The Hardin Lab - Sticky Worms"

Sticky Worms: Adhesion Complexes in C. elegans

Elisabeth A. Cox and Jeff Hardin
Department of Zoology, University of Wisconsin, Madison, WI 53706
Address correspondence to J. Hardin, Department of Zoology, University of Wisconsin, 1117 W. Johnson St., Madison, WI . E-mail: jdhardin@wisc.edu

Supplemental material for the following paper:
Cox, E.A. and Hardin, J. (2004). Sticky worms: adhesion complexes in C. elegans. J Cell Sci. 117, 1885-1897. PubMed

Summary
Caenorhabditis elegans is a powerful model system for investigating the establishment, regulation and function of adhesive structures in vivo. C. elegans has several adhesion complexes related to those in vertebrates. These include: (1) epithelial apical junctions, which have features of both adherens and tight junctions; (2) dense bodies, which are muscle-attachment structures similar to focal adhesions; (3) fibrous organelles, which resemble hemidesmosomes and mediate mechanical coupling between tissues; and (4) a putative dystrophin-glycoprotein complex that has potential roles in muscle function and embryogenesis. Recent work has increased our understanding of these structures and has given new insights into the functions of their vertebrate counterparts.

Video sequence 1:
Protrusions during ventral enclosure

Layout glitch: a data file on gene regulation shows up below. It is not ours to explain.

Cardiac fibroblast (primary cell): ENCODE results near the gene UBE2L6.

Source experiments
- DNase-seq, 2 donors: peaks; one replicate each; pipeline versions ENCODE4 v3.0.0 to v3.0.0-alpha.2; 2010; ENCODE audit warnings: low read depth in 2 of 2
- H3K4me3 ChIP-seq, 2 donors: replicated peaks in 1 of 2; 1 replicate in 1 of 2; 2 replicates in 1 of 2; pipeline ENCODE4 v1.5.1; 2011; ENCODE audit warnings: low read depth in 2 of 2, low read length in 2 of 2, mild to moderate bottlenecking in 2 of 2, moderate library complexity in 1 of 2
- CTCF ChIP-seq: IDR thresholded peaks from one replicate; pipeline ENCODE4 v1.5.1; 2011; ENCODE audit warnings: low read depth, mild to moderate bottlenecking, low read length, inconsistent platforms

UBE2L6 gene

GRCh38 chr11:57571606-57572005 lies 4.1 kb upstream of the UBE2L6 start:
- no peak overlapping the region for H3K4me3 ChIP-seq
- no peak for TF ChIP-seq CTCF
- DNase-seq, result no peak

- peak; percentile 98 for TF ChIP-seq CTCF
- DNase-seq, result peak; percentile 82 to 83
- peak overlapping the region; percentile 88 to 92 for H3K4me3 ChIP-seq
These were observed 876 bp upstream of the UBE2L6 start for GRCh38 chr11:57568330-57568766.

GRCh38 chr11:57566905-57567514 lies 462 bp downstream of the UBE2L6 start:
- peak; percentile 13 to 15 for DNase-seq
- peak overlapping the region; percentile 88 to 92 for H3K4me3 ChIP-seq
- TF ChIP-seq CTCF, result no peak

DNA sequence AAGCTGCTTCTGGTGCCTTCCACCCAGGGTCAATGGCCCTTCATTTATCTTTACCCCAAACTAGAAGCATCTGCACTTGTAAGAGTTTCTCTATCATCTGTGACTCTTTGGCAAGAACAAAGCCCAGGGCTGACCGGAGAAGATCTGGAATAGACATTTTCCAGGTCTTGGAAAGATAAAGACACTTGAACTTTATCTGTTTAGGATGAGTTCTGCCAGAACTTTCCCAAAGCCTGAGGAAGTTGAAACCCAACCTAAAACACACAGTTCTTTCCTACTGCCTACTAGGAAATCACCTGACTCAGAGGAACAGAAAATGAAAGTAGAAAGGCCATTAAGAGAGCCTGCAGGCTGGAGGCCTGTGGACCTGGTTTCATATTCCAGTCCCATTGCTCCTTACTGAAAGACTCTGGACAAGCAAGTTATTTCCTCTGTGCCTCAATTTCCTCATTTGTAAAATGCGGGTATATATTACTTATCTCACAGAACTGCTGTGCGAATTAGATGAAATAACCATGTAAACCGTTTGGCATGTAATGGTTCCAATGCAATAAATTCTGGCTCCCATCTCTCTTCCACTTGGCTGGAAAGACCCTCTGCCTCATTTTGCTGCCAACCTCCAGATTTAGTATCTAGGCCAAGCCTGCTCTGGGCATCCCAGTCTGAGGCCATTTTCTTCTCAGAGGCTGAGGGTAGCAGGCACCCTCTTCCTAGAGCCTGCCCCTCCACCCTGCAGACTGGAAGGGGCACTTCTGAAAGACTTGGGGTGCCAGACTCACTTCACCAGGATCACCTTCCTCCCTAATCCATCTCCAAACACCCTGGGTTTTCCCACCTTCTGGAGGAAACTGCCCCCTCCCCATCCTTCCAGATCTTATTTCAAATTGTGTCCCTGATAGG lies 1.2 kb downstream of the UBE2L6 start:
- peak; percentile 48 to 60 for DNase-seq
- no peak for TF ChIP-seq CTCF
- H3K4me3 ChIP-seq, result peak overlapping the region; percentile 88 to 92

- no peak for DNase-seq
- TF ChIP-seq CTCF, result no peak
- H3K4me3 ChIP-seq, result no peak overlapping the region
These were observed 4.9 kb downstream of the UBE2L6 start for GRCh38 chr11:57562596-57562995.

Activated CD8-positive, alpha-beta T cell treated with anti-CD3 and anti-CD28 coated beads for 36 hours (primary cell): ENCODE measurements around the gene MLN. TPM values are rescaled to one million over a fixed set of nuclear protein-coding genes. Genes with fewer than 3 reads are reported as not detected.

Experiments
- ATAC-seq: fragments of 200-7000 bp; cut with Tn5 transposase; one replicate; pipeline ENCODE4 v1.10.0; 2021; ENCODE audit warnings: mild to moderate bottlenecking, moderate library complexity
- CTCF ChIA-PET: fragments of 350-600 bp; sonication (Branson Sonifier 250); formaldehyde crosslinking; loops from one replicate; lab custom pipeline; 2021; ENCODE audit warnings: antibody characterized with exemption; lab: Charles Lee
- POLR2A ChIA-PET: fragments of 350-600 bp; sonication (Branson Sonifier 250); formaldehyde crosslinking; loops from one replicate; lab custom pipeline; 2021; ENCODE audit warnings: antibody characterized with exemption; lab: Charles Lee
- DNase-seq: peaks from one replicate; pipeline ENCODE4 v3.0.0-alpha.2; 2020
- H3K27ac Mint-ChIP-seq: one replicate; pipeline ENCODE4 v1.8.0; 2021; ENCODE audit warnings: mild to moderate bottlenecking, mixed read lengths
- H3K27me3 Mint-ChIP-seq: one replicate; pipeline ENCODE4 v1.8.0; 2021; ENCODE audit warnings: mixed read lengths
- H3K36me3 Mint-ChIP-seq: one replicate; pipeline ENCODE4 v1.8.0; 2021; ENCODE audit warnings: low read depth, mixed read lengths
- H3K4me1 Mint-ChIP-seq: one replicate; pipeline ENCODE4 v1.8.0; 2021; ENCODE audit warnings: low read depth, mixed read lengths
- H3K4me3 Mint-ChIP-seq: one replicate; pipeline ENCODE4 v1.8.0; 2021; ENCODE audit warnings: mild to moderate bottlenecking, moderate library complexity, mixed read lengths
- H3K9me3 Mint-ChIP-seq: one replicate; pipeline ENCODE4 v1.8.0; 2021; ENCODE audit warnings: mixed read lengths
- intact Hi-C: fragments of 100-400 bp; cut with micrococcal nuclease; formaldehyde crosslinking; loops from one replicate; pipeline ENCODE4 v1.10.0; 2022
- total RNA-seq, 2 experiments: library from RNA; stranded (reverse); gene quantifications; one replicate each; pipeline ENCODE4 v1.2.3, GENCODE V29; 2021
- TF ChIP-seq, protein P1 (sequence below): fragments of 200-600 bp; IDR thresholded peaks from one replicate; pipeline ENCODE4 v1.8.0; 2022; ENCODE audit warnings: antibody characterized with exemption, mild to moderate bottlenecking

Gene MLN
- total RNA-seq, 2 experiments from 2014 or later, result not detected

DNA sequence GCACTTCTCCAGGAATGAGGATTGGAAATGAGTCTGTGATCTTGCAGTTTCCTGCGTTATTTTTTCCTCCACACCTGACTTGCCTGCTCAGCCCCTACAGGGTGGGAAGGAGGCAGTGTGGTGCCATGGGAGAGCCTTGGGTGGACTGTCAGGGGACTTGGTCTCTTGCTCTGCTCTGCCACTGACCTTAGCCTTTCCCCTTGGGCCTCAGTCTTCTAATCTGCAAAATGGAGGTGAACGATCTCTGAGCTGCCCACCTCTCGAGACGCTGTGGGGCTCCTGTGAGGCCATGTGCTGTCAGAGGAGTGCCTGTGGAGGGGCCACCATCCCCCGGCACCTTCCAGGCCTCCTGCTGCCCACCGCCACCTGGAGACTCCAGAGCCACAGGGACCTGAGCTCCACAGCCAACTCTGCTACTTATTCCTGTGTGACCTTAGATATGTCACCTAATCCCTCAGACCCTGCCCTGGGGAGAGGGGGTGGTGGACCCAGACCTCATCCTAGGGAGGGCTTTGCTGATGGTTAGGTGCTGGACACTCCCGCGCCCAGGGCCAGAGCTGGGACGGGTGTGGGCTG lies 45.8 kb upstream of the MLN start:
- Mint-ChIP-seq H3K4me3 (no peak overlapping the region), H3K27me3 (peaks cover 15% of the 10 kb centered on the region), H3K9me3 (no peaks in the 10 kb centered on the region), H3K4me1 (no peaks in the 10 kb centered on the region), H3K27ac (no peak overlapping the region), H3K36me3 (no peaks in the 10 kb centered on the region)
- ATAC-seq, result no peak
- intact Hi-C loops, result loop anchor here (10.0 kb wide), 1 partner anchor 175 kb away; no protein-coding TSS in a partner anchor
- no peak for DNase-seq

video1
A projected multiphoton movie showing protrusive activity in a living embryo during ventral enclosure. The embryo is expressing an epithelial-specific cytoplasmic GFP.

Click on the link to load video sequence 1: Video sequence #1 (0.75 Mb)

Video sequence 2:
Ventral enclosure failure in a Hmr embryo

video2
Nomarski movie of an embryo demonstrating the Hmr phenotype. Failed epidermal enclosure in the anterior causes extrusion of internal cells. Frames were collected every 2 minutes for 5 hours (8 frames/second display rate).

Click on the link to load video sequence 2: Video sequence #2 (1.6 Mb)

Video sequence 3:
Elongation failure in a Hmp embryo

video3
Nomarski movie of an embryo demonstrating the Hmp phenotype. Elongation fails and abnormal bulges form on the surface. Frames were collected every 2 minutes for 5 hours (8 frames/second display rate).

Click on the link to load video sequence 3: Video sequence #3 (1.2 Mb)

Video sequence 4:
Elongation in a wild-type embryo

video4
Nomarski movie showing development of a wild-type embryo. Frames were collected every 2 minutes for 5 hours (8 frames/second display rate).

Click on the link to load video sequence 4: Video sequence #4 (1.9 Mb)